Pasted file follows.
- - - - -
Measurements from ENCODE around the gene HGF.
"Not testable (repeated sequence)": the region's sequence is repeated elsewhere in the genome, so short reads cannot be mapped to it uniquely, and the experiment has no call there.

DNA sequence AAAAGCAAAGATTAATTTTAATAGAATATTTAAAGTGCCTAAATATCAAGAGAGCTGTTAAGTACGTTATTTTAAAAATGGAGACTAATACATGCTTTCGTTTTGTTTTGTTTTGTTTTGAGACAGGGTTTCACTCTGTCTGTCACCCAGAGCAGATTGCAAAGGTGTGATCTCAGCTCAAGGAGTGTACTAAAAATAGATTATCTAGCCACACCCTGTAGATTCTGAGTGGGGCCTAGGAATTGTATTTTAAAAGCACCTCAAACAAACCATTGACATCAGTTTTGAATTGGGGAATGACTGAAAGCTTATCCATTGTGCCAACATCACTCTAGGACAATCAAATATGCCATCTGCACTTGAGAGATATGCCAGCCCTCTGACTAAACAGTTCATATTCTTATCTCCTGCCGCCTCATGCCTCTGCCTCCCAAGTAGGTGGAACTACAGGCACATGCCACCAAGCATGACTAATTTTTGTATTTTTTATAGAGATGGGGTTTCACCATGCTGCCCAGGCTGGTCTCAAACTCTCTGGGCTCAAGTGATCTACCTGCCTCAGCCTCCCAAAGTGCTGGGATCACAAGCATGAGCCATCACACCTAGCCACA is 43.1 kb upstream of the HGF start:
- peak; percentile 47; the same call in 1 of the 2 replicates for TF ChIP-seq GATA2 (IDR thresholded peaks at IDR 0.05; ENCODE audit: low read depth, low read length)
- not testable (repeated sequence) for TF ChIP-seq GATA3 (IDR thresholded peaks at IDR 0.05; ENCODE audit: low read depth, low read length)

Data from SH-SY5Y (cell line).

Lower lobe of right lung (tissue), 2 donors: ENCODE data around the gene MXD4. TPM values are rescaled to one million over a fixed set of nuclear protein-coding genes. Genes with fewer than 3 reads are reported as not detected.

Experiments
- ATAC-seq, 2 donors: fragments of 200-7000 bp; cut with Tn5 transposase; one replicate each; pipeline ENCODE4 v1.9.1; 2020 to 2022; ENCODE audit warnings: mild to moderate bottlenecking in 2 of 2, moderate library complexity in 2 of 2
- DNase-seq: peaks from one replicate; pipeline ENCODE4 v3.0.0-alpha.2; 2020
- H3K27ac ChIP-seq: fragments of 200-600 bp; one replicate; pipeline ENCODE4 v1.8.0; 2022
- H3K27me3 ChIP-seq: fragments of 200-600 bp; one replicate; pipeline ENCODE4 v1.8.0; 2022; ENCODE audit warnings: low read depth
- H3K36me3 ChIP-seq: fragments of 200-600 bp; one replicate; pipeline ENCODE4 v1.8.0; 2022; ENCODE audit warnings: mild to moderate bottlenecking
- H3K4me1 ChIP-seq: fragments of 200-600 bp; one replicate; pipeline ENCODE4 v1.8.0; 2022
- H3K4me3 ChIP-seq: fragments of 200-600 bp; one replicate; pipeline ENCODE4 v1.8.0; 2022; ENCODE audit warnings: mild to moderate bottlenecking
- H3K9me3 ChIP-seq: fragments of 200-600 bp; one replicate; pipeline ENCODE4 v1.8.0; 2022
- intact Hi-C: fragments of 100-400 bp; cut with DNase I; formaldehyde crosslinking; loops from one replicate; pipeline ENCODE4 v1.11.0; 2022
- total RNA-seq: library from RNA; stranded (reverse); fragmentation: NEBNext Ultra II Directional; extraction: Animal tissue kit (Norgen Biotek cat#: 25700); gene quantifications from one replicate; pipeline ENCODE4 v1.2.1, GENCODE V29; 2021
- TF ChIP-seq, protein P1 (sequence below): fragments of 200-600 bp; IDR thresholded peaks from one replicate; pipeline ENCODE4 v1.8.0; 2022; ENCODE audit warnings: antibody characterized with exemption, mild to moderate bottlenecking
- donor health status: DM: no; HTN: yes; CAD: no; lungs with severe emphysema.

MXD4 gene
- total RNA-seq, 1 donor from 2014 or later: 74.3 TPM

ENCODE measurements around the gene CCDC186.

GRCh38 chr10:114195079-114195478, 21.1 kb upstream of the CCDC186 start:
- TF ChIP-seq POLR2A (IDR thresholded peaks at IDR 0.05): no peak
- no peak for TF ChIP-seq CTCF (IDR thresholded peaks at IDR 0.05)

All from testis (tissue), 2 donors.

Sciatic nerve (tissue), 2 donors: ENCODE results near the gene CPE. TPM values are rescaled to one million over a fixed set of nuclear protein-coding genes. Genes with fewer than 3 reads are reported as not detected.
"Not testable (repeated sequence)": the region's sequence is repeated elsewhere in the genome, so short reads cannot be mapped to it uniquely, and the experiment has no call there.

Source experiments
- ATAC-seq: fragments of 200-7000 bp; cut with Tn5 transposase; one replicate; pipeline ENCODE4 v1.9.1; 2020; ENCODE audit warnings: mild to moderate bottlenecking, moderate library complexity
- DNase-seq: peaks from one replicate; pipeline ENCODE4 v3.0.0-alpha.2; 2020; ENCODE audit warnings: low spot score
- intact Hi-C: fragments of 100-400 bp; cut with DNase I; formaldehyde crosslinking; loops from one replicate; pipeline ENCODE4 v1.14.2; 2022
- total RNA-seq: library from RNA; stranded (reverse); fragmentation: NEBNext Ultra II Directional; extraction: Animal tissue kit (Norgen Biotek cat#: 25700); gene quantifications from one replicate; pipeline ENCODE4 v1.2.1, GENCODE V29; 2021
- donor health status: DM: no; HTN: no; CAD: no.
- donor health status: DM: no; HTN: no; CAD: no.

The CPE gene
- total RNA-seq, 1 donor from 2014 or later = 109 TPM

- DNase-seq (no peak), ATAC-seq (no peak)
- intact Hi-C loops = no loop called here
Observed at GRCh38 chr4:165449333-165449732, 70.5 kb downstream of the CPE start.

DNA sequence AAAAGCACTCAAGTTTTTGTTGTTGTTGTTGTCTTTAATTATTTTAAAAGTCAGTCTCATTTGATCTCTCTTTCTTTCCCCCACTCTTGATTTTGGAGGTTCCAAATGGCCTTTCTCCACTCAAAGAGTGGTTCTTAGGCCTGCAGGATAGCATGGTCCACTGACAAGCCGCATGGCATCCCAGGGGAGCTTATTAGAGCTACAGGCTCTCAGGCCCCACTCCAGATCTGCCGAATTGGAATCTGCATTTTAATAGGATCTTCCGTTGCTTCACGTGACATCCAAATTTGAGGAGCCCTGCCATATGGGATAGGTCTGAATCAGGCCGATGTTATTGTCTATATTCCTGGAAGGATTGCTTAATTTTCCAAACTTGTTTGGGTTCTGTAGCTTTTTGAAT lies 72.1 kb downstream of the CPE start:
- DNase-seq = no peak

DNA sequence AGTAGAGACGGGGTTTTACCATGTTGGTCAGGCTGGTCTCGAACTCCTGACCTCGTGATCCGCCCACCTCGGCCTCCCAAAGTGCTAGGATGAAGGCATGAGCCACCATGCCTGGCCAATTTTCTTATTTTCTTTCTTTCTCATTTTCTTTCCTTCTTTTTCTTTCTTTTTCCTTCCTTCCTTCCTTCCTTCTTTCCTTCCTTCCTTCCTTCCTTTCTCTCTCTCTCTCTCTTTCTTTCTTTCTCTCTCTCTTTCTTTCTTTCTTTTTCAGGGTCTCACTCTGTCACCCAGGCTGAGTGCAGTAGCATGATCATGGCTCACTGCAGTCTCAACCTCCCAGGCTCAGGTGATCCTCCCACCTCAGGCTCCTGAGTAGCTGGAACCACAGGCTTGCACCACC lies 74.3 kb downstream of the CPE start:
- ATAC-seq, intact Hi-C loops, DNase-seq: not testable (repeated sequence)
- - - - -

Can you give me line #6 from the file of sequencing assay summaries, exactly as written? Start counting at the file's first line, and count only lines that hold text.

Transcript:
Data from SH-SY5Y (cell line).